Mr. Tree, "1 feel that on- this mibjoct ho
talks arrant nonsense. If Mr. Jones could
devote some of the wondrous energy which
ha expends at present in- attacking con
temporaries to writing a now play, he would
outshine his previous .masterpieces."
I Mr. 'Tree said Mr. Jones tovk a less de-
spondent view of tne position on the other
side of tha Atlantic, . adding: "But, then
he- is on the other aide of 'the Atlantic,
and there Is always a temptation to unfurl
the Star Spangled banner."
THREATS AGAINST PROFESSOR
Anarchist Who Kills Rossi Writes
Letter to the Police
NAPLBA NOv 18,-averlo Lagan who
stabbed and killed the famous soologlst
Giovanni Rossi of the Cnlve.slty of Nap.es,
n this city last night, Is from Reggio,
j Calabria. The first reports of Lagana's
arrest were erroneous. The pulleo have not
' Vet succeeded in taking him into custody.
; Ha nan been communicating with the po.lce
j by letter. In a communication to tho chief
i or police ana 10 certain colleagues m nm.
Rossi, Lagana ' declares with unconcealed
tiaaa that on the occoslon of the funeral
' of his victim, which is set for next Tues-
aay, no will give even a more disastrous
evidence of what he can do. Howiltesof
commttiing runner cranes, lor no sajs;
"I will not give myself up to Justice be-
fore I have killed another professor and a'
' socialist, for I know the socialists accuse
, me of being a spy in the service of the
feasor In Naples and bignor hwii funeral
procession will pass between cordons of
BIG OTCBERiST MEETING
Membership of Part Sala to Have
Trebled Dnrlns; Past Few
ST. PETERSBURG. Nov. 18. A. J.
Guchkoff, presiding today at a general
meeting of tho Octoberlsts, attended by
r-3.000 members of this party, said the ap
I proachlng elections of members of jiarlla
1 ment would disclose a clearer comprehen
' slon and more mature views of the pollt
; teal situation. "Let those who want to ob
tain civil rights by revolutionary means and
I the destruction or. tne ratnerianu vote tor
the constitutional democrats and other
' members of the left," raid the speaker,
! "As for the members of the right, their
alms regarding the agrarian, labor and ed-
u cat Ion questions are progressive and denv
The political creed of the Ootoberists is ta,,c- Concessions have been granted to
that the monarchical principle must be main- lhre companies, one of which is to con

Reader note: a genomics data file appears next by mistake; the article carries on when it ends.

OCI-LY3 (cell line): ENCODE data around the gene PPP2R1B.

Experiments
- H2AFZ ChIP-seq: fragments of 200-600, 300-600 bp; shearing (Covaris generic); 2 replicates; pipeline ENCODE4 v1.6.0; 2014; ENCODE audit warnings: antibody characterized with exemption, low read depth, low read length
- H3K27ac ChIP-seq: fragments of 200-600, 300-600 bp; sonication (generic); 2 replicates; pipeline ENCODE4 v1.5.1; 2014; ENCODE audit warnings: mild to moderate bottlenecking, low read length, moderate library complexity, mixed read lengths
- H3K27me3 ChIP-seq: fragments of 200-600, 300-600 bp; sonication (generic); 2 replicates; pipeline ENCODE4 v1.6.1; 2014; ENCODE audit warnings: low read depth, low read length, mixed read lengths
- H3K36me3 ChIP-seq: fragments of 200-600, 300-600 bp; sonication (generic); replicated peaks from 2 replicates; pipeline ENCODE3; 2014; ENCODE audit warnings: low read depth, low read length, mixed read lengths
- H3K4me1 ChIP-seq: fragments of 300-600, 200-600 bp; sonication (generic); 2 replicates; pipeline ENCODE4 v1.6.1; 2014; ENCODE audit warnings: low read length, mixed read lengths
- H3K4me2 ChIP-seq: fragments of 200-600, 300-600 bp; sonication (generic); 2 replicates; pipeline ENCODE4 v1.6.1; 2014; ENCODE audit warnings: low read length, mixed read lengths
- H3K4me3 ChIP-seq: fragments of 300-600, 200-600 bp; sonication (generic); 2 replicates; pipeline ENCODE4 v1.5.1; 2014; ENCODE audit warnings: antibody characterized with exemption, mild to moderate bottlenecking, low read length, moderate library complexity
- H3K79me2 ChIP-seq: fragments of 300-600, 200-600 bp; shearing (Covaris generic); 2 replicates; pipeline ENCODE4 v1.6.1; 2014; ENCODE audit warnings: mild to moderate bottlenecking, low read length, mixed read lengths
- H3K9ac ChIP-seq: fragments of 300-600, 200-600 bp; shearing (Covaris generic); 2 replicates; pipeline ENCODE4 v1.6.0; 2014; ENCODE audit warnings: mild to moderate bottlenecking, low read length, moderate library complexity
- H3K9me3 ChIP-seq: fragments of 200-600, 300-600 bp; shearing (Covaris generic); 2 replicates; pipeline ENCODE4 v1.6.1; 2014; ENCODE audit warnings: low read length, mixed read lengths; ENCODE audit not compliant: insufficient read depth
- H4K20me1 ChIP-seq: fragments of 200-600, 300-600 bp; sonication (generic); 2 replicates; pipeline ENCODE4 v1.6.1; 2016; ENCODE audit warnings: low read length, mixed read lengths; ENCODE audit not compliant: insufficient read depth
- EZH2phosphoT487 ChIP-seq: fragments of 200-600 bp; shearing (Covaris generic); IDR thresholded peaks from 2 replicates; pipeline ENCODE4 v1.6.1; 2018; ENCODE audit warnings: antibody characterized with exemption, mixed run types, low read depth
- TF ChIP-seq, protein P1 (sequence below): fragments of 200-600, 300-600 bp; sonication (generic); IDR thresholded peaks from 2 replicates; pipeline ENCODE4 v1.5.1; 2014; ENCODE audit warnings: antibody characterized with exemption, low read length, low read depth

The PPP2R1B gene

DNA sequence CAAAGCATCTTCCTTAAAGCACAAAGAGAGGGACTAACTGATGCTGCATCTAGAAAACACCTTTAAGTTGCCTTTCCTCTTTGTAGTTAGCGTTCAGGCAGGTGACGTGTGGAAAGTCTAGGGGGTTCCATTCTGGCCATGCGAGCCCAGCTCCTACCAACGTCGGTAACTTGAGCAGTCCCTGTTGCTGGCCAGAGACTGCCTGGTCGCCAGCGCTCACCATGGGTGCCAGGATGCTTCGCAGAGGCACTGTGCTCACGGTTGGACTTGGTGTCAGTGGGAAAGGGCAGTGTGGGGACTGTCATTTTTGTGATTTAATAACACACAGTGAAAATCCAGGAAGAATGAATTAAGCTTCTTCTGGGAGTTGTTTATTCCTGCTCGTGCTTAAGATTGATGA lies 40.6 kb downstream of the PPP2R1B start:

tained, but constitutional In form, while, "truct a railroad, thn scond ta conduct
Hn.ner.tm in lis one I im. M.nv i. mining operations and the third to exploit
pressive speeches Were made at today
niMtlnr whieh mai tnnilt en th listnst le lr
Is declared that the membership of the 6c-
toberlst parly has more than trebled dur
lng the past two months.
j mlD, ,r unnic DC lirrnrn
! PUBLIC WORKS ARE NEEDED
Chinese Viceroy- Appeals ta Throne
for Maaey tor That
PEKING. Nov. 18. In connection with
tha opening of Mukden, Antung and Tatung
Koa, Y'uan Shi Kal, uovernor of Chi LI
and commander-in-chief of the force, has
roeiuorallied the throne, asking for ftinji
fur the construction of needed public
works, which, ho declares. China ouuht to
I carry oul , OTdvT to maintain its sov-
ereignty. The Board of Revenue has
recommended that the necessary money
l.e raised iu the provinces affected, and
paid back from the revenue: collecicj
1 tlierln. It Is foiiu-'d out that Mukden
1 und Antung ure opt tied - by tieuty with
the rutted States and that MuUd.11 anj
Ta Tung Kao are opened by a treaty wl'h !
Jupun, and that these treaties niyuluts.
when sotting anidx aivas fur foreign set
tlement and t tcnuluiug r gulatluiis, luut
China determine tluse mumUoti,
RUUSkVi.LT LEAVES PANAMA
Goei from the Ii'.Luni to Taj a Visit to
MAKES SPEECH TO Trl . CANAL tMPLOYES
...... . .,
. I II II'. II l UIIH F I , IVH
but Work Done on the IMhmm
Will survive Their
COIXJN, Nov. 18. lYcsldent Roosevelt
nnd his pnrty tailed Saturday night at 1
o'clock for Ponec, Porto P.ico. on board
the I'nlted State battleship Louisiana,
After riding on horseback through the
muddy streets of Colon Saturday attnr-
noon, tho president went to the residence of
Mr. Belrs, gfneral manager of the Panama
railroad, for dinner. Thosn rrejent In
cluded Chairman of the Cfmal Commission
fihonts and Chief Engineer Stevens nnd
their wives. Secretary Latta nnd Surgeon
General' Rlxey. The secret service men
with the presidential party dined at an ad-
At S:30 Presldo.it Kooevelt reached pier
No. 11, where there was on enthusiastic
gathering of nt least 8u'i persons, prln
clally canal employes at Cristobal and
othr points along the line. Here the
president ascended the bandstand and made
a thirty-minute speech. In giving his im